Your outlines are useless. You need a fat outline.

fat outlineWhen you’re planning to write, but before you’re actually writing, you create an outline. Unfortunately, most outlines are worthless. You need a better outline: a fat outline.

Outlines are helpful for mapping out the structure of a long piece of writing — anything more than 1,000 words (a couple of pages). An outline ought to help the people you’re working with — your boss, your clients, your editor — to understand what you’re going to write. It should also force you, the writer, to think clearly about content.

The problem is, traditional outlines don’t do this very well.

For example, here’s an outline of a the first 20% of my book:

Writing Without Bullshit

Part I: Why Writing Without Bullshit Matters

Chapter 1: Getting Beyond Bullshit

The Iron Imperative
Measuring meaning
One woman’s path to success
Could this be you?
Join me on a journey of clarity and candor

Chapter 2: Where Bullshit Comes From

We spend all day reading on screens
No one edits what we read
We learned to write the wrong way
Fear is at the heart of bullshit in writing

So, is this going to be good? No one could possibly know. As a tool for sharing content ideas, a traditional outline is poor. It’s like looking at the skeleton of a potential blind date and trying to figure out if you think they’re attractive. You need some meat on the bones.

That’s one reason that I came up with the concept of a “fat outline.” A fat outline is more like a “treatment” for a movie — it includes pieces of the actual content. It flips between writing that will potentially be in the final piece, descriptions of potential content, and promises. It’s harder to write than a traditional outline because you have to think about it, but it’s much better for starting conversations.

When writing a fat outline, you can ignore grammar and any other traditional writing rules (and outlining rules), because you’re just showing how you’ll organize the content. Editors can critique that organization, but shouldn’t word-edit. For example, here’s a fat outline for the first part of my book.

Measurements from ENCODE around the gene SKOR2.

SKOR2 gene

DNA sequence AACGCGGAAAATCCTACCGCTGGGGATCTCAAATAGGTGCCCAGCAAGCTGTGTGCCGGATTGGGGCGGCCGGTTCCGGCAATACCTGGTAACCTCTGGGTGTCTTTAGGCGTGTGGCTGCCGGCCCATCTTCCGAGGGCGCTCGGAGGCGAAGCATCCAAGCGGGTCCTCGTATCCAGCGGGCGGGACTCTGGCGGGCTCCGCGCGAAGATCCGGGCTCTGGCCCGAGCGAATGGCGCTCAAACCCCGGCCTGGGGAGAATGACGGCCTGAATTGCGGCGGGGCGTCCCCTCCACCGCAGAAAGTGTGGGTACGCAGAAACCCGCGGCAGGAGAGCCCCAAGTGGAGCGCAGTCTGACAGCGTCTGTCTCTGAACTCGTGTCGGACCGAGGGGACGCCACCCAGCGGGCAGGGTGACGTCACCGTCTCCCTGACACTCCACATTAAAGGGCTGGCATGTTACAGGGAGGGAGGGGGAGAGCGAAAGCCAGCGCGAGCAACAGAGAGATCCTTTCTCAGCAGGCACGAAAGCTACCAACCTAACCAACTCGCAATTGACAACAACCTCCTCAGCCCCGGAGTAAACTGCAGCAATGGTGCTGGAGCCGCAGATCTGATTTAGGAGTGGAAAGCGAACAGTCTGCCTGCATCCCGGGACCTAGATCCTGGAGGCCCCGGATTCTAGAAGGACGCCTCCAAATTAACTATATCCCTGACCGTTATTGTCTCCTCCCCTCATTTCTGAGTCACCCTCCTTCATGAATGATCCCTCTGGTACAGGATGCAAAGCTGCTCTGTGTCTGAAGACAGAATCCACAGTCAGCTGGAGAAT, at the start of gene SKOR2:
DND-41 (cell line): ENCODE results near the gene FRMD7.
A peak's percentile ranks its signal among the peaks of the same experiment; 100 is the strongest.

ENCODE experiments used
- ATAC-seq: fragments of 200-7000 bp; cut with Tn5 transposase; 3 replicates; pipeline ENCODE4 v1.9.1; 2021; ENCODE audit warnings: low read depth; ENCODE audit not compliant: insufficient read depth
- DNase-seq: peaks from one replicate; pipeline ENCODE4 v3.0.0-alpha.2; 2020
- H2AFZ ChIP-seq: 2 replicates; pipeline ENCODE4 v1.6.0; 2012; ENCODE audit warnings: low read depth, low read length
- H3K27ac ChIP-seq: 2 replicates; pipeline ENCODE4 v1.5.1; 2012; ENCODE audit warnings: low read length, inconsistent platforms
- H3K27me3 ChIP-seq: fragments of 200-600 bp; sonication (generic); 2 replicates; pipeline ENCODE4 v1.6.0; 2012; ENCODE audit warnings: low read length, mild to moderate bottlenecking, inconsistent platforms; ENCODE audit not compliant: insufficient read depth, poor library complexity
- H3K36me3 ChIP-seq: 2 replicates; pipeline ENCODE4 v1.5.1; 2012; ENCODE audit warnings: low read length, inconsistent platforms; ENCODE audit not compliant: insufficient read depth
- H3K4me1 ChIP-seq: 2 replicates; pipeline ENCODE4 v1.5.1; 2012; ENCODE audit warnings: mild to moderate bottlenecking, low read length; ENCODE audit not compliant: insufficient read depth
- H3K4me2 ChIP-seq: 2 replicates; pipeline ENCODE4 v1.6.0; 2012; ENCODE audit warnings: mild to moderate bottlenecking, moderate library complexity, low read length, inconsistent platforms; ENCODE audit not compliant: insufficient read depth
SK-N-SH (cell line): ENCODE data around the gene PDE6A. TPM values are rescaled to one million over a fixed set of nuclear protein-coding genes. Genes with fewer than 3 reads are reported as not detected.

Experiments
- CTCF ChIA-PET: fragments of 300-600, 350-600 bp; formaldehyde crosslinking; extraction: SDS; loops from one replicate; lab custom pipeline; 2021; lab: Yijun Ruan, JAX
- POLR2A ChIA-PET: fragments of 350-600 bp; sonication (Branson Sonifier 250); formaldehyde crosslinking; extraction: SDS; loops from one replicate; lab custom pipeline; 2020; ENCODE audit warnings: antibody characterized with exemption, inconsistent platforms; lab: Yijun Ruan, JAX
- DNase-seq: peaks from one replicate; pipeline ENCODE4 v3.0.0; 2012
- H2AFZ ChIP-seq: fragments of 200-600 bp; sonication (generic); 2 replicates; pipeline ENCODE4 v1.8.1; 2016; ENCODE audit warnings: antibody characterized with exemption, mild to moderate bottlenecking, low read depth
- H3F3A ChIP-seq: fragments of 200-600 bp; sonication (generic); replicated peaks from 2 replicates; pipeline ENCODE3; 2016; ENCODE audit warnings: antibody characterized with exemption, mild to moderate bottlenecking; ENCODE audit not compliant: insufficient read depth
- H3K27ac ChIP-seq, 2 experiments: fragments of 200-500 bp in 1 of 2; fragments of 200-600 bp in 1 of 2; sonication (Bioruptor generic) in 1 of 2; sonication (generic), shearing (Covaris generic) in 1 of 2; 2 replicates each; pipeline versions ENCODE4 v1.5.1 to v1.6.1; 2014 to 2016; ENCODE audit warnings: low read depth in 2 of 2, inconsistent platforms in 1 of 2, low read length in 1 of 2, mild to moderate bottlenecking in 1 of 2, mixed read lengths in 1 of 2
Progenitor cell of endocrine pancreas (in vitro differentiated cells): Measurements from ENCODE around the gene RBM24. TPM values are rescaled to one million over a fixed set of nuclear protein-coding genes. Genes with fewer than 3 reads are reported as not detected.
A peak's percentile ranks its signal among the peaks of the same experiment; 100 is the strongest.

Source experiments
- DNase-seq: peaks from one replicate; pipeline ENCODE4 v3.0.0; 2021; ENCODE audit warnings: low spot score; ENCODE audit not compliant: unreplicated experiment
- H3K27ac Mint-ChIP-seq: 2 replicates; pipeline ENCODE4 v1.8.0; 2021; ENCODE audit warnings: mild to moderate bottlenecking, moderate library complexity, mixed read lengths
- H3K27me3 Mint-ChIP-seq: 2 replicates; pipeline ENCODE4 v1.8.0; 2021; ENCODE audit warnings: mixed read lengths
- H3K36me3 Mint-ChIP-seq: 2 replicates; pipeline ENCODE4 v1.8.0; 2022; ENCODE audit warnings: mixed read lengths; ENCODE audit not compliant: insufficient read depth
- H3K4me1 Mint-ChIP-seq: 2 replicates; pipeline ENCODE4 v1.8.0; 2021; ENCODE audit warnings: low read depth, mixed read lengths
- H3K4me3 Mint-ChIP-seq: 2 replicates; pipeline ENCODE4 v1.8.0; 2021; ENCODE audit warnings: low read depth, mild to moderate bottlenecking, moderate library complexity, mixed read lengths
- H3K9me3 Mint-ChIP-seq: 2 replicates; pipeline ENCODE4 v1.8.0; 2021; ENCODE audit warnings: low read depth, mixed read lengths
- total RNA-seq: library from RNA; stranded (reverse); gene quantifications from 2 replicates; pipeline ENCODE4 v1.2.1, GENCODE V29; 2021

Writing Without Bullshit

Part I: Why Writing Without Bullshit Matters
This part analyzes the trends that generate bullshit, as a preliminary to the actual writing advice.

Chapter 1: Getting Beyond Bullshit
The tide of bullshit is rising. Your inbox is full of . . . a cri de ceour to tap into the reader’s outrage. Promise that if you read the book and learn to write boldly you’ll stand out. I will give you the courage to say what you mean.

The Iron Imperative Definition: You must you treat the reader’s time as more valuable than your own. Explain why people tend not to do this. Adopt the Iron Imperative or put the book down.

Measuring meaning Define bullshit. Define the “meaning ratio:” meaningful words out of total words. Calculate for Inovalon description; show alternative.

One woman’s path to success Tell the story of Darlene, entrepreneur who succeeded with candor and boldness. Include sample of her email.

Could this be you? More stories, including Tom (agency guy), Larry (rose from tech support to PR), Ellen (owned computer store, career as writer/editor).

Join me on a journey of clarity and candor Lay out the sections and chapters in the rest of book.

Chapter 2: Where Bullshit Comes From
Quotes from William Zinsser and Harry Frankfurt for historical perspective. Then lay out four reasons we’re drowning in clutter.

We spend all day reading on screens Smartphone owners spend 3.3 hours per day on their screens (, half of phone users use them in bathroom (Forrester), those under 70 more likely to read media online than in print (Forrester). Ben Horowitz: “Babies born today will probably never read anything in print.” Chartbeat data on how most people don’t read very far into a given news story. . . . .

When you write a fat outline, you can have a meaningful conversation about structure with an editor — before you’ve put in all the work of writing sentences and paragraphs. So next time you write something substantial, leave the skinny-bones outlines behind. Do a fat outline first. You’ll waste a lot less of the editor’s time — and your own.

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  1. Thanks for this. I like the idea of a fat outline, and might refer authors here in the future. In my editing work I see a lot of material that I’m pretty sure had no outline at the start, let alone a good one. The fat outline idea reminds me of the information plan and content plan stages I learned about for technical writing, where the latter is a fleshed out version of the former. With a good content plan, writing is a cinch.